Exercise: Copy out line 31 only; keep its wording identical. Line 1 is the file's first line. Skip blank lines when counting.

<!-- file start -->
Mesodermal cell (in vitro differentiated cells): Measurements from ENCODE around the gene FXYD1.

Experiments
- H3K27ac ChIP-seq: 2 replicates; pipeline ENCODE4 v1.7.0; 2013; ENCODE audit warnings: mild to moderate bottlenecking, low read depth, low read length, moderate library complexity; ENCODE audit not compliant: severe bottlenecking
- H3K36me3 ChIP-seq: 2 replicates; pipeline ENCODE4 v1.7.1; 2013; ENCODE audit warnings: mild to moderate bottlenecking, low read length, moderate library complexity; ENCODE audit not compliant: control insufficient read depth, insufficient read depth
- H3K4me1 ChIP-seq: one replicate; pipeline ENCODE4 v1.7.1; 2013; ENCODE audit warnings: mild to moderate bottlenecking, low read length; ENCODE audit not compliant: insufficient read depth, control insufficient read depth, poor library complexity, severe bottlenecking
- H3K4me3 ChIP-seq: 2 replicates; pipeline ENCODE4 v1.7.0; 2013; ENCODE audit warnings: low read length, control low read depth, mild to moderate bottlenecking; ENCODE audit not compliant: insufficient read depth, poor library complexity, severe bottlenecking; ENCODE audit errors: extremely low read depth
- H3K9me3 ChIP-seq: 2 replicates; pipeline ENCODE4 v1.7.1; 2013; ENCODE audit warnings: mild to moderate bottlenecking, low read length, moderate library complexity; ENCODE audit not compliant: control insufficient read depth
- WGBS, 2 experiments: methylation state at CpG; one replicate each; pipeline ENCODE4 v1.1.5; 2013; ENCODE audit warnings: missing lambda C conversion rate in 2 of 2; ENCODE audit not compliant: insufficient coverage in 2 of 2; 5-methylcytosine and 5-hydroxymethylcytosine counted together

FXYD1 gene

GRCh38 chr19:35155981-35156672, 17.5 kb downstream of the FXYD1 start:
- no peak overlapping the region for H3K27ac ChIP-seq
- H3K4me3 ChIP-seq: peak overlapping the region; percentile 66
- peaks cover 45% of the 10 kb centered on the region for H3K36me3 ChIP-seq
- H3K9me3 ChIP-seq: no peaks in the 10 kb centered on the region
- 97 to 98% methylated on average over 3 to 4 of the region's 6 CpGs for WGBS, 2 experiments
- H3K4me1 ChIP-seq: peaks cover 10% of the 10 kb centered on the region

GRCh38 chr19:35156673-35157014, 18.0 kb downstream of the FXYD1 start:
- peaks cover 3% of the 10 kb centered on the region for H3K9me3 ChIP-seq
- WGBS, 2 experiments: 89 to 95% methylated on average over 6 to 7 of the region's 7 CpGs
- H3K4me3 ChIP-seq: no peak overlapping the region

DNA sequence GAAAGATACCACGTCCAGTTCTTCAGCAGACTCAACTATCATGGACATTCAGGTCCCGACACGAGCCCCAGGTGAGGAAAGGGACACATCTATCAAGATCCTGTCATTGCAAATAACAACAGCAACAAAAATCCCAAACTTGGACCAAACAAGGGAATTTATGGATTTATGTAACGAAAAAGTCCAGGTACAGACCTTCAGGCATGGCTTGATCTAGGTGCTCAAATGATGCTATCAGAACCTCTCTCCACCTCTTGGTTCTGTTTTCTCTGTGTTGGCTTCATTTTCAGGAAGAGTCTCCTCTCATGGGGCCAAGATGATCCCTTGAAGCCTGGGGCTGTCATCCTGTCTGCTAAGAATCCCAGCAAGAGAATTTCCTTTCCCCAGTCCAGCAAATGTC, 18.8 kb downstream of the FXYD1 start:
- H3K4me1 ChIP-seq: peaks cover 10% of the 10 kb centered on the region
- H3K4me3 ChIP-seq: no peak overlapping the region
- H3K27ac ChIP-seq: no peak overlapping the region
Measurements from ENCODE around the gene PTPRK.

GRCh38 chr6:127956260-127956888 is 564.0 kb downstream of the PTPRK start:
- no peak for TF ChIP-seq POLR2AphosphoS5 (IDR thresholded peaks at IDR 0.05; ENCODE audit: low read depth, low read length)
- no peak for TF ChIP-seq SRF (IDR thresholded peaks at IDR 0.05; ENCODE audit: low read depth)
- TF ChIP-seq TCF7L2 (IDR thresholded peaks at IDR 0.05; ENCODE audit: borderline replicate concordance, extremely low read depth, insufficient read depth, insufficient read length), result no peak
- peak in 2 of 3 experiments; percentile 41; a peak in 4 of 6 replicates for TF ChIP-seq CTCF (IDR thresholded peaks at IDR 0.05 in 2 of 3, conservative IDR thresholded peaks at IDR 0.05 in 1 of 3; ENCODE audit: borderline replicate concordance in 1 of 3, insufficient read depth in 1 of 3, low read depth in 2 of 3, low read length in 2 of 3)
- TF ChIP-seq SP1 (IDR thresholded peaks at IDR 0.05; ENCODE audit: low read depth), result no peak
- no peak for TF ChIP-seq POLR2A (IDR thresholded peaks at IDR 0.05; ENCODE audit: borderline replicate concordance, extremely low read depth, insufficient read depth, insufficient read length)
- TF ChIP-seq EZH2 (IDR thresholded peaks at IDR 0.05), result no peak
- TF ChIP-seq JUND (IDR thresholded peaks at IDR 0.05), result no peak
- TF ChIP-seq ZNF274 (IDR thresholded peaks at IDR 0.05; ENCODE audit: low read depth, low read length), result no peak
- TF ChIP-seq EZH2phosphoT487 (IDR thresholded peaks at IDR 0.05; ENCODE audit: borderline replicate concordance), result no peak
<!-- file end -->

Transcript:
- TF ChIP-seq SP1 (IDR thresholded peaks at IDR 0.05; ENCODE audit: low read depth), result no peak